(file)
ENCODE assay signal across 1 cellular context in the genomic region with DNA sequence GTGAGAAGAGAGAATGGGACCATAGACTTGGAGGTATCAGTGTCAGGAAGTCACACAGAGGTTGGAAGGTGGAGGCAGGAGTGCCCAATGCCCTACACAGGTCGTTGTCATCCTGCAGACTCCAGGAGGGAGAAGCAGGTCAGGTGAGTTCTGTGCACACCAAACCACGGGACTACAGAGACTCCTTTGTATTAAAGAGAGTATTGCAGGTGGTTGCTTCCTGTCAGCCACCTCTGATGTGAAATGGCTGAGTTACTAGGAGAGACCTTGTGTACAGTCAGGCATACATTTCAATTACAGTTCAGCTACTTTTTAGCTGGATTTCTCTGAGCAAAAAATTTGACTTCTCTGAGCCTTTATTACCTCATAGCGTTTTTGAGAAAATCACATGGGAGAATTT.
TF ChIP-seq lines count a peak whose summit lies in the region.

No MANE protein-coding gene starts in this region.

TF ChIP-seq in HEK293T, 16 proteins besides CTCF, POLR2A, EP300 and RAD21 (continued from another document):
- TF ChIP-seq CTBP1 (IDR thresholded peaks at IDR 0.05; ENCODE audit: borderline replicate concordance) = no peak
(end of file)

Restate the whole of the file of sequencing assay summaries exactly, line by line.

ENCODE assay signal across 1 cellular context in the genomic region with DNA sequence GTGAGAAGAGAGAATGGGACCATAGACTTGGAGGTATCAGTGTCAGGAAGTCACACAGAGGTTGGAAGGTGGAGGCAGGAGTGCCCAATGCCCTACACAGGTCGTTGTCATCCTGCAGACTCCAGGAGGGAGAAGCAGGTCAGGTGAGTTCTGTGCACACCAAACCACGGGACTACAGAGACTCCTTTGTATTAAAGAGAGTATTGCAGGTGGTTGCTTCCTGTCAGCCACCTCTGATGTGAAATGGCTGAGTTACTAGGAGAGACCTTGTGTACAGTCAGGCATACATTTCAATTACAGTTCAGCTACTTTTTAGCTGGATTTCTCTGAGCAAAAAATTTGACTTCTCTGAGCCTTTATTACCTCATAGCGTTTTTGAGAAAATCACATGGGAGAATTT.
TF ChIP-seq lines count a peak whose summit lies in the region.

No MANE protein-coding gene starts in this region.

TF ChIP-seq in HEK293T, 16 proteins besides CTCF, POLR2A, EP300 and RAD21 (continued from another document):
- TF ChIP-seq CTBP1 (IDR thresholded peaks at IDR 0.05; ENCODE audit: borderline replicate concordance) = no peak